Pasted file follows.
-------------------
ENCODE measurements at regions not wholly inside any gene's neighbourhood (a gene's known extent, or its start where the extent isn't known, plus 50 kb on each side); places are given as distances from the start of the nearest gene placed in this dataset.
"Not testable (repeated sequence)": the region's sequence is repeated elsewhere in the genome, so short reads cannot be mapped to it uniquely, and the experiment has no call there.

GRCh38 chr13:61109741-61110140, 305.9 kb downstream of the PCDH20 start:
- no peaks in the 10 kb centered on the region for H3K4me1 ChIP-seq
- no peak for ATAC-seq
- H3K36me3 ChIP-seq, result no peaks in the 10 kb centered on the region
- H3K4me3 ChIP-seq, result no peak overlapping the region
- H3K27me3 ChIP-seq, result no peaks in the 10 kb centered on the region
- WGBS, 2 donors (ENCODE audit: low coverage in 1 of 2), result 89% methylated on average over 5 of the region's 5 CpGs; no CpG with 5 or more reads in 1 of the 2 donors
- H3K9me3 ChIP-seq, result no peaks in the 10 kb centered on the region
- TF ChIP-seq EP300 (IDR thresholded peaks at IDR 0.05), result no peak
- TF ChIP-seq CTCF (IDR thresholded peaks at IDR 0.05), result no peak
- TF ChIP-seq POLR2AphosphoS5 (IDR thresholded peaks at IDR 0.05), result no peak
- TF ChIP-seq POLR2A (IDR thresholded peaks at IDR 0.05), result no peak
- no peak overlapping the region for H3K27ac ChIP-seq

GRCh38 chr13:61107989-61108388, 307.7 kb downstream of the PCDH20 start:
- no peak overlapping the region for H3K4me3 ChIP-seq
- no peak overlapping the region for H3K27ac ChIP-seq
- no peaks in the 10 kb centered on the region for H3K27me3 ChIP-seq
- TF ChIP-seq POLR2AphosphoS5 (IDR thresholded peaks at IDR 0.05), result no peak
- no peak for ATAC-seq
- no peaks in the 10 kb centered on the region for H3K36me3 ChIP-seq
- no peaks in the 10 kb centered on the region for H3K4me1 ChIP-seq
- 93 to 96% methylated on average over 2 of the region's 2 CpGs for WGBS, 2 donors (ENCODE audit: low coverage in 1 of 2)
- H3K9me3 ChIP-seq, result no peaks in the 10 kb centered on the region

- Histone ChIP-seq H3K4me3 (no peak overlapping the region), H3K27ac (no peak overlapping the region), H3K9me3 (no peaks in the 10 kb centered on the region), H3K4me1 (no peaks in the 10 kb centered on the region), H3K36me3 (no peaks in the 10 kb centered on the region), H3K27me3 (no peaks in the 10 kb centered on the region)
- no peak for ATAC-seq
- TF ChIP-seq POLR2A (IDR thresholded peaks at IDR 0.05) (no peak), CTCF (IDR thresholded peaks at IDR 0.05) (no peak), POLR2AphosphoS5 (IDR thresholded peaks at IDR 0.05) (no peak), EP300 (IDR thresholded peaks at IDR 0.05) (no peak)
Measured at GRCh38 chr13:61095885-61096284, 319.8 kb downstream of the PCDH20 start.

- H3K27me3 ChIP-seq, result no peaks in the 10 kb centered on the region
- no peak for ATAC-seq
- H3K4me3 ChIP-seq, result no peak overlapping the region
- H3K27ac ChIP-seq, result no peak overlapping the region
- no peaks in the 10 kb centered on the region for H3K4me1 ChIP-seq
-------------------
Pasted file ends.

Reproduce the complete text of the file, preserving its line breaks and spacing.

ENCODE measurements at regions not wholly inside any gene's neighbourhood (a gene's known extent, or its start where the extent isn't known, plus 50 kb on each side); places are given as distances from the start of the nearest gene placed in this dataset.
"Not testable (repeated sequence)": the region's sequence is repeated elsewhere in the genome, so short reads cannot be mapped to it uniquely, and the experiment has no call there.

GRCh38 chr13:61109741-61110140, 305.9 kb downstream of the PCDH20 start:
- no peaks in the 10 kb centered on the region for H3K4me1 ChIP-seq
- no peak for ATAC-seq
- H3K36me3 ChIP-seq, result no peaks in the 10 kb centered on the region
- H3K4me3 ChIP-seq, result no peak overlapping the region
- H3K27me3 ChIP-seq, result no peaks in the 10 kb centered on the region
- WGBS, 2 donors (ENCODE audit: low coverage in 1 of 2), result 89% methylated on average over 5 of the region's 5 CpGs; no CpG with 5 or more reads in 1 of the 2 donors
- H3K9me3 ChIP-seq, result no peaks in the 10 kb centered on the region
- TF ChIP-seq EP300 (IDR thresholded peaks at IDR 0.05), result no peak
- TF ChIP-seq CTCF (IDR thresholded peaks at IDR 0.05), result no peak
- TF ChIP-seq POLR2AphosphoS5 (IDR thresholded peaks at IDR 0.05), result no peak
- TF ChIP-seq POLR2A (IDR thresholded peaks at IDR 0.05), result no peak
- no peak overlapping the region for H3K27ac ChIP-seq

GRCh38 chr13:61107989-61108388, 307.7 kb downstream of the PCDH20 start:
- no peak overlapping the region for H3K4me3 ChIP-seq
- no peak overlapping the region for H3K27ac ChIP-seq
- no peaks in the 10 kb centered on the region for H3K27me3 ChIP-seq
- TF ChIP-seq POLR2AphosphoS5 (IDR thresholded peaks at IDR 0.05), result no peak
- no peak for ATAC-seq
- no peaks in the 10 kb centered on the region for H3K36me3 ChIP-seq
- no peaks in the 10 kb centered on the region for H3K4me1 ChIP-seq
- 93 to 96% methylated on average over 2 of the region's 2 CpGs for WGBS, 2 donors (ENCODE audit: low coverage in 1 of 2)
- H3K9me3 ChIP-seq, result no peaks in the 10 kb centered on the region

- Histone ChIP-seq H3K4me3 (no peak overlapping the region), H3K27ac (no peak overlapping the region), H3K9me3 (no peaks in the 10 kb centered on the region), H3K4me1 (no peaks in the 10 kb centered on the region), H3K36me3 (no peaks in the 10 kb centered on the region), H3K27me3 (no peaks in the 10 kb centered on the region)
- no peak for ATAC-seq
- TF ChIP-seq POLR2A (IDR thresholded peaks at IDR 0.05) (no peak), CTCF (IDR thresholded peaks at IDR 0.05) (no peak), POLR2AphosphoS5 (IDR thresholded peaks at IDR 0.05) (no peak), EP300 (IDR thresholded peaks at IDR 0.05) (no peak)
Measured at GRCh38 chr13:61095885-61096284, 319.8 kb downstream of the PCDH20 start.

- H3K27me3 ChIP-seq, result no peaks in the 10 kb centered on the region
- no peak for ATAC-seq
- H3K4me3 ChIP-seq, result no peak overlapping the region
- H3K27ac ChIP-seq, result no peak overlapping the region
- no peaks in the 10 kb centered on the region for H3K4me1 ChIP-seq